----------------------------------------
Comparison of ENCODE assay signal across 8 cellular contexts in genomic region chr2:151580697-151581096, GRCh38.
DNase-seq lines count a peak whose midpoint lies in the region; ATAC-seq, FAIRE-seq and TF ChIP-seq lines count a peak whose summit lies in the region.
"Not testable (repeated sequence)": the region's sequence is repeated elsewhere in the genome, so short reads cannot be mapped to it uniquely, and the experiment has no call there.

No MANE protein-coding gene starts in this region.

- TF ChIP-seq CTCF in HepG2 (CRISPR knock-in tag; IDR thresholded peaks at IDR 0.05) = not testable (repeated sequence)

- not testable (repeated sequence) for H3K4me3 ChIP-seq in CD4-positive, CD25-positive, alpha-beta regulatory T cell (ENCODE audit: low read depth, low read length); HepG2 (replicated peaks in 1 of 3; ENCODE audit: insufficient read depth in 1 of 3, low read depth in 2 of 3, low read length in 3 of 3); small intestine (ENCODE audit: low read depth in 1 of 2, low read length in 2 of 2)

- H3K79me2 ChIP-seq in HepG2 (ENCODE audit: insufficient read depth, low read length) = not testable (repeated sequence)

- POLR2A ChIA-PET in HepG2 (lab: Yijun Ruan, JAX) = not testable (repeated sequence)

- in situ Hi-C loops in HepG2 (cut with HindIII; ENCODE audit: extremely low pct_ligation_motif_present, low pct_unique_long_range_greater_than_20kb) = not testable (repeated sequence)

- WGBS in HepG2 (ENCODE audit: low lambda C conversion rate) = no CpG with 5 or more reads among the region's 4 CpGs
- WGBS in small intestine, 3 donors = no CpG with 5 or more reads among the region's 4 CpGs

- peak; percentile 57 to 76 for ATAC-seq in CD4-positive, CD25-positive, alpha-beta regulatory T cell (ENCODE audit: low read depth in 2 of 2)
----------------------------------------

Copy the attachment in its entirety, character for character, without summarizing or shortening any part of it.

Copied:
Comparison of ENCODE assay signal across 8 cellular contexts in genomic region chr2:151580697-151581096, GRCh38.
DNase-seq lines count a peak whose midpoint lies in the region; ATAC-seq, FAIRE-seq and TF ChIP-seq lines count a peak whose summit lies in the region.
"Not testable (repeated sequence)": the region's sequence is repeated elsewhere in the genome, so short reads cannot be mapped to it uniquely, and the experiment has no call there.

No MANE protein-coding gene starts in this region.

- TF ChIP-seq CTCF in HepG2 (CRISPR knock-in tag; IDR thresholded peaks at IDR 0.05) = not testable (repeated sequence)

- not testable (repeated sequence) for H3K4me3 ChIP-seq in CD4-positive, CD25-positive, alpha-beta regulatory T cell (ENCODE audit: low read depth, low read length); HepG2 (replicated peaks in 1 of 3; ENCODE audit: insufficient read depth in 1 of 3, low read depth in 2 of 3, low read length in 3 of 3); small intestine (ENCODE audit: low read depth in 1 of 2, low read length in 2 of 2)

- H3K79me2 ChIP-seq in HepG2 (ENCODE audit: insufficient read depth, low read length) = not testable (repeated sequence)

- POLR2A ChIA-PET in HepG2 (lab: Yijun Ruan, JAX) = not testable (repeated sequence)

- in situ Hi-C loops in HepG2 (cut with HindIII; ENCODE audit: extremely low pct_ligation_motif_present, low pct_unique_long_range_greater_than_20kb) = not testable (repeated sequence)

- WGBS in HepG2 (ENCODE audit: low lambda C conversion rate) = no CpG with 5 or more reads among the region's 4 CpGs
- WGBS in small intestine, 3 donors = no CpG with 5 or more reads among the region's 4 CpGs

- peak; percentile 57 to 76 for ATAC-seq in CD4-positive, CD25-positive, alpha-beta regulatory T cell (ENCODE audit: low read depth in 2 of 2)